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State of New Jersey v. Patrick Defranco

June 8, 2012

STATE OF NEW JERSEY, PLAINTIFF-RESPONDENT,
v.
PATRICK DEFRANCO, DEFENDANT-APPELLANT.



On appeal from the Superior Court of New Jersey, Law Division, Morris County, Indictment No. 09-10-01028.

RECORD IMPOUNDED

NOT FOR PUBLICATION WITHOUT THE APPROVAL OF THE APPELLATE DIVISION

APPROVED FOR PUBLICATION

Argued January 24, 2012

Before Judges Payne, Reisner and Simonelli.

The opinion of the court was delivered by PAYNE, P.J.A.D.

A superseding indictment was handed down on October 28, 2009, charging defendant, Patrick DeFranco, with first-degree aggravated sexual assault, N.J.S.A. 2C:14-2a(2)(b), second-degree sexual assault, N.J.S.A. 2C:14-2c(4), and third-degree endangering the welfare of a child, N.J.S.A. 2C:24-4a. Shortly thereafter, defendant moved to suppress evidence of a telephone conversation that defendant had engaged in with the complaining victim, a former student, which the police intercepted with the victim's consent and which constituted a significant part of the evidence against defendant. The court denied the motion, determining that, under the circumstances presented, defendant had no reasonable expectation of privacy in the cell phone number used to place the call - a number that defendant disclosed to the school where he taught and was furnished by the school to its School Resource Officer, a policeman, shortly before the intercepted call was made.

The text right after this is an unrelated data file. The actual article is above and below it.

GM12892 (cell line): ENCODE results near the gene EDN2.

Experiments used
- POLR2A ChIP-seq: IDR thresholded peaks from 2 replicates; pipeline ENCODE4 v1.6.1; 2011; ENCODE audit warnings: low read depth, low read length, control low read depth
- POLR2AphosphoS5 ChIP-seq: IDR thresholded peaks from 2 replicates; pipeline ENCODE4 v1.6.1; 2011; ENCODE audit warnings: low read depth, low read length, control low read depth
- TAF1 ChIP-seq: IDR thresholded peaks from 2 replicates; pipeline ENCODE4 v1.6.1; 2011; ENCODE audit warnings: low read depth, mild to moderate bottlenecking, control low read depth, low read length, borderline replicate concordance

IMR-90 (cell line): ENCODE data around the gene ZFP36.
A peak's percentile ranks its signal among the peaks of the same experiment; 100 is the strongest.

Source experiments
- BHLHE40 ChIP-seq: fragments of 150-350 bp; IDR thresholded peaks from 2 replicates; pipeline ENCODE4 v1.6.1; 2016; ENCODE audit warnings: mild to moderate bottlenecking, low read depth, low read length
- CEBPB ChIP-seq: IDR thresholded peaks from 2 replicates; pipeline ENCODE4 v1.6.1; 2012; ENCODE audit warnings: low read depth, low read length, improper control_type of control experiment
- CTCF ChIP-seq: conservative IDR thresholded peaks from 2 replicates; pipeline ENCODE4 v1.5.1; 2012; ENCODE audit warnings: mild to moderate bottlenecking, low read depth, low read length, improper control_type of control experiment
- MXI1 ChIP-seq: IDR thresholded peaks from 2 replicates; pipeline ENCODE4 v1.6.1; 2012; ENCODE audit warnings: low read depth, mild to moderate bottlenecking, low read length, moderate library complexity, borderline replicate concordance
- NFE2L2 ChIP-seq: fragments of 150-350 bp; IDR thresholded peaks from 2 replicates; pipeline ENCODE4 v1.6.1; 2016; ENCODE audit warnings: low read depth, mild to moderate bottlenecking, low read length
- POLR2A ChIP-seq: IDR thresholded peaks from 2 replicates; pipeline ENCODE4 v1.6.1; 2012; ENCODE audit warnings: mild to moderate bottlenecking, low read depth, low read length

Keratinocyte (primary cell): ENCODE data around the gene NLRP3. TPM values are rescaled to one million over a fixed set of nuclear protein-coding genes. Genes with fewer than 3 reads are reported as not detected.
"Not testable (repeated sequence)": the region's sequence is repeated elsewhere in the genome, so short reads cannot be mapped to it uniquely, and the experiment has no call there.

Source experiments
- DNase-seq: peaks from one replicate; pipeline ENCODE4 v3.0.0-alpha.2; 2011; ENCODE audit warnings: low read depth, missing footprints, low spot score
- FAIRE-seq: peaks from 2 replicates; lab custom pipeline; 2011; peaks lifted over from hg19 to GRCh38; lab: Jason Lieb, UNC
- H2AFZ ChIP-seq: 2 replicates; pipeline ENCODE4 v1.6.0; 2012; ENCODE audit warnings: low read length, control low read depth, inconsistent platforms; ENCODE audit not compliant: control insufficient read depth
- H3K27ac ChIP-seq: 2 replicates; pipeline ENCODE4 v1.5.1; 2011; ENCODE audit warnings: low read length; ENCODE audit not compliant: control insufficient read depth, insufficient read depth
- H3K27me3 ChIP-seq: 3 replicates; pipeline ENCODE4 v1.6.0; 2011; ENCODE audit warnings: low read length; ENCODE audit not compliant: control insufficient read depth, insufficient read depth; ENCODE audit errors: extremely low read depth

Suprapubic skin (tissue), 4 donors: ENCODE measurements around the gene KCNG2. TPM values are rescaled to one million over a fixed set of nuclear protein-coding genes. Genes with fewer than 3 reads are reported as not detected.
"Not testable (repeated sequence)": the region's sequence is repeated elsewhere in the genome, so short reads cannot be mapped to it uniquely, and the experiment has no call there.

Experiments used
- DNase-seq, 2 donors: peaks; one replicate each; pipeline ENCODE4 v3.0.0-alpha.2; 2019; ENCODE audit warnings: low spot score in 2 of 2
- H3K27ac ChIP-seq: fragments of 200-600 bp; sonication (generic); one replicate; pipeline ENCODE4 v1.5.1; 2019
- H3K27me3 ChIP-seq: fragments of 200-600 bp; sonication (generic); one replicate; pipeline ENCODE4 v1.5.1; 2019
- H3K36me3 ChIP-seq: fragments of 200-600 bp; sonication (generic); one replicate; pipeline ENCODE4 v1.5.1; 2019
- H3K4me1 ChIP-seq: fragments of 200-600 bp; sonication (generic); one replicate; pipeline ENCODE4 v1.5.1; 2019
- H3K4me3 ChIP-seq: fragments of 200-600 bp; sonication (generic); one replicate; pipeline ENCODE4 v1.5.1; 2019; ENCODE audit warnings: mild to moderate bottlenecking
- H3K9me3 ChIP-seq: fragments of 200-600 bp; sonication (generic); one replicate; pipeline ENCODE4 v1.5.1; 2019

Following the denial of his suppression motion, on June 2, 2010, defendant pled guilty to second-degree sexual assault pursuant to a negotiated plea agreement. As a factual basis for his plea, defendant admitted to having performed a prohibited sex act on the male victim when he was thirteen years of age. On November 12, 2010, the court sentenced defendant to five years in prison, subject to the registration and other requirements of Megan's Law, N.J.S.A. 2C:7-1 to -23.

Defendant has appealed, raising the following arguments for our consideration:

POINT ONE THE MOTION JUDGE MADE AN ERROR OF LAW WHEN HE CONCLUDED THAT THE POLICE ACTED REASONABLY IN OBTAINING MR. DEFRANCO'S CELL PHONE NUMBER WITHOUT A VALID SEARCH WARRANT OR GRAND JURY SUBPOENA.

A. Because Mr. DeFranco Had A Reasonable Expectation Of Privacy In His Cell Phone Number, The State Could Acquire It Only Through A Search Warrant Or Grand Jury Subpoena.

B. Mr. DeFranco Did Not Waive His Right To Keep His Cell Phone Number Private By Disclosing It To His Employer Or To A Small Number Of People In Connection With His School Duties.

C. The Motion Judge Also Erred In Concluding That The Doctrine Of Inevitable Discovery Relieved The State Of Its Obligation To Use Court Process To Acquire Mr. DeFranco's Cell Phone Number.

D. Not Only Did The State Act Unlawfully In Obtaining The Cell Phone Number Without A Valid Warrant Or Subpoena, But School Officials Acted Unlawfully In ...


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